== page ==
Planning a TPRS® Lesson: Designing the Learning Activities

Once a TPRS® teacher has chosen the focus structure or structures for the day’s lesson, they need to devise the learning activities that will move the students toward the goal of using those structures accurately in a conversational context.  Most current TPRS® materials suggest between 50 to 100 repetitions of a structure in context for it to be acquired by students.  This doesn’t mean the student has to merely hear the structure 50 to 100 times, but the structure has to be used in a meaningful way so the brain will see it as valuable to retain.

First, the teacher has to introduce the structure to their students.  This can be done in various ways, depending on the structure itself.  Since the introduction is the first encounter the students will have with this structure, a positive experience at this point will set the tone for the other parts of the lesson.  The TPRS® teacher can foster this by reducing ambiguity in the students’ minds.  Although some people enjoy figuring out puzzles and riddles, this can often cause many language students’ affective filters to rise.  If they’re not sure what the exact meaning of the structure is, students might begin to close their minds off to comprehending the activities to come.  Giving students a clear meaning, though, can set the stage for the rest of the lessons.

When the meaning has been clarified, the teacher can use that structure in various ways to begin the acquisition process.  At this point, students begin to hear the language used repetitiously in a conversational context through personalized questions and answers (PQA).

Many teachers ask how long the PQA portion of the lesson should last, but that’s difficult to say.  It depends on how comfortable the students appear to be with the new structures and how engaged the class is in the discussion.  In fact, some teachers continue the comparing and contrasting from the PQA through the story time.  This opens the door to even more repetitions of the target structures.

From there, the teacher plans a skeleton backup story in case no good story nugget emerges from the PQA time.  Rounding out the lesson, another story with the same target structures is written out for use during the reading time.

Next:  3 Great Ways to Establish the Structure Meaning

PDF version available for download.

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Planning a TPRS® Lesson: Determining the Content

One of the first differences a teacher might find between the TPRS® method and using a textbook is how they prepare a lesson.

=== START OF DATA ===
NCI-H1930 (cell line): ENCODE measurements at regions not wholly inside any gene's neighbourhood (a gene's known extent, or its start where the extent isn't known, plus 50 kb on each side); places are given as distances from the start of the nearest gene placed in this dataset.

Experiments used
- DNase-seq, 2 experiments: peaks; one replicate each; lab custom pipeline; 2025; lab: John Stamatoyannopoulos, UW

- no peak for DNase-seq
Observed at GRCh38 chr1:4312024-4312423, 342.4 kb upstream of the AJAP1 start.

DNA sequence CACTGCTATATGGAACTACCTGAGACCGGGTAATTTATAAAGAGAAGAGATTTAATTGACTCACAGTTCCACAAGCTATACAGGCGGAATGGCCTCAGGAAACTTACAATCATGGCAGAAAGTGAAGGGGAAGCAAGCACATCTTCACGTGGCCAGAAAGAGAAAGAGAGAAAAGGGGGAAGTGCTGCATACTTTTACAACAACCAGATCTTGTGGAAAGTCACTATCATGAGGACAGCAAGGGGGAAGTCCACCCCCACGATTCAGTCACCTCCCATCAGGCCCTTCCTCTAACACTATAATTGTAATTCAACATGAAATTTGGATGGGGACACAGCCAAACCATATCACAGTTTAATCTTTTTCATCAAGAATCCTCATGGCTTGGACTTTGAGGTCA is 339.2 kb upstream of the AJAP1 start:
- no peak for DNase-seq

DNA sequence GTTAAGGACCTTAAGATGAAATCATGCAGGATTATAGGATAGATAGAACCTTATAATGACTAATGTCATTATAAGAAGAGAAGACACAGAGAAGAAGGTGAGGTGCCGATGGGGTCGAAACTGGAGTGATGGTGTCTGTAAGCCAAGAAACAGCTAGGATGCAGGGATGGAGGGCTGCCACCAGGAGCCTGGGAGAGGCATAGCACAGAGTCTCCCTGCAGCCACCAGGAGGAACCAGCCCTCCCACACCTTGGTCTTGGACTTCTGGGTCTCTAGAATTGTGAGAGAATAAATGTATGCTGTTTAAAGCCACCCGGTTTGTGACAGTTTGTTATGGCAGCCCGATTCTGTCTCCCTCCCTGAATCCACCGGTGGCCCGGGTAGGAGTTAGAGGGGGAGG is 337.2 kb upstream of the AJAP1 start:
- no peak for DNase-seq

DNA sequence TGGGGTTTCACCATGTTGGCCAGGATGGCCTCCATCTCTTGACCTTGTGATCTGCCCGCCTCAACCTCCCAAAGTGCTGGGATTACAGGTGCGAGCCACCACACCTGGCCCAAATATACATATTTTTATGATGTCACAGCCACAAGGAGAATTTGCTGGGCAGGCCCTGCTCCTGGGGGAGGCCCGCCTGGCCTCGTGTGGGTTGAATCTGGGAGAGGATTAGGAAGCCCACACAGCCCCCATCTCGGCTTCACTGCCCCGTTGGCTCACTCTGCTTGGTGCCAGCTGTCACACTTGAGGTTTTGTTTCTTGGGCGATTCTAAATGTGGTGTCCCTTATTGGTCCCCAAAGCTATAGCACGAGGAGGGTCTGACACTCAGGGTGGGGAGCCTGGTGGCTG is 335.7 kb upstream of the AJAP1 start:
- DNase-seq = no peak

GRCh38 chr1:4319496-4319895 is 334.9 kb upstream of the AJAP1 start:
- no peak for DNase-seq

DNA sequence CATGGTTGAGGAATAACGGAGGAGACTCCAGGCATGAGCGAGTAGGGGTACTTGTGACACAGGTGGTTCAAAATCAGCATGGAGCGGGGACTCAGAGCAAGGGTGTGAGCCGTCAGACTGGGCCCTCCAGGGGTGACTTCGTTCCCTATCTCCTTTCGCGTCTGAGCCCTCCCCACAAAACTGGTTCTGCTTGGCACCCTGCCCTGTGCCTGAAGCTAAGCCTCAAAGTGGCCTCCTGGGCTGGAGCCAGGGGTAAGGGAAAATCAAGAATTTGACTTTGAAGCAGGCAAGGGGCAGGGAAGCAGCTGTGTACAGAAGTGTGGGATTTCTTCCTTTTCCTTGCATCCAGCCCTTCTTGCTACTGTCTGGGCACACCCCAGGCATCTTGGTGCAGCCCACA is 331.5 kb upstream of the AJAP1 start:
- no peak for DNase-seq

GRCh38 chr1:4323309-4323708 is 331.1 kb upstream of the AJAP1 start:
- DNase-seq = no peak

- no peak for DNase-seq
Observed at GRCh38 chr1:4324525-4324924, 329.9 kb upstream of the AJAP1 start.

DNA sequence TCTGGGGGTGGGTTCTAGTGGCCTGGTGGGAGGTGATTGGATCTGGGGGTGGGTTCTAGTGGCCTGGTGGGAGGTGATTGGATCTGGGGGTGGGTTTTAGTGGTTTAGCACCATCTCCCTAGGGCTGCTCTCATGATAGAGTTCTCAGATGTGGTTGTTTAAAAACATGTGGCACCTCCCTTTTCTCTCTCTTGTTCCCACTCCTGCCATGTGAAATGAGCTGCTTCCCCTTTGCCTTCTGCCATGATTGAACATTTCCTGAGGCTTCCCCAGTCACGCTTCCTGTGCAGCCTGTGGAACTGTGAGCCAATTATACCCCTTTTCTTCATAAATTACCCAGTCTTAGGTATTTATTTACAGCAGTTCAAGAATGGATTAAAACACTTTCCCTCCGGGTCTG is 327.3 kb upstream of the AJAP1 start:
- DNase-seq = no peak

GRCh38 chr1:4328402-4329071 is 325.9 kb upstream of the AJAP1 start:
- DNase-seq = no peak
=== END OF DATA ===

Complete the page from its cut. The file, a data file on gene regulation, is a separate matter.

Traditional teachers often decide on their content by the arrangement in their textbooks.  What they cover in any particular lesson will depend on what concepts the text has joined together in a chapter.  The learning goals are often written in terms of the pages and grammatical concepts included during that day’s lesson.

While TPRS® teachers are definitely concerned about grammar, they view it as more of an outcome than a goal.  The goal in TPRS® is to get the students to use the language accurately in a conversational context.

Because of this, planning for a TPRS® lesson requires consideration of how the day’s material can come together in a contextual format.  A TPRS® teacher focuses on the structures they will need to engage the students in a comprehensible and meaningful dialogue.

The first part of planning in TPRS® is to decide on what the main focus structure (or structures) will be.  Many TPRS® lessons include three structures, but one or two is also very common.  A structure is an excerpt from the language that is foundational for using the language in a conversation.

As an example, let’s say the teacher decides to give the students practice in using the concept of “afraid.”  In both French and Spanish, this is translated by actually saying, “to have fear.”  This would be “avoir peur” in French.  This is a structure, but it is not really all of the structure that should be included in the lesson.  The full structure needs the word “of” (de) because to use the phrase “afraid” in a conversation, you will most likely want to say what you are afraid “of.”

When the TPRS® teacher writes their lesson plan, they would list “avoir peur de” as the content of the lesson.  The entire lesson is then built around this structure with the goal of finding various conversational contexts to repeatedly use “avoir peur de” in all of its different forms.  While it might appear that the lesson covers only one structure, in reality it will cover most of the various permutations of that structure including each form of the verb with the appropriate subject, how “avoir peur de” is used in questions, and a large variety of other vocabulary to support the main structure.

Next:  Planning a TPRS® Lesson:  Designing the Learning Activities

PDF version available for download.

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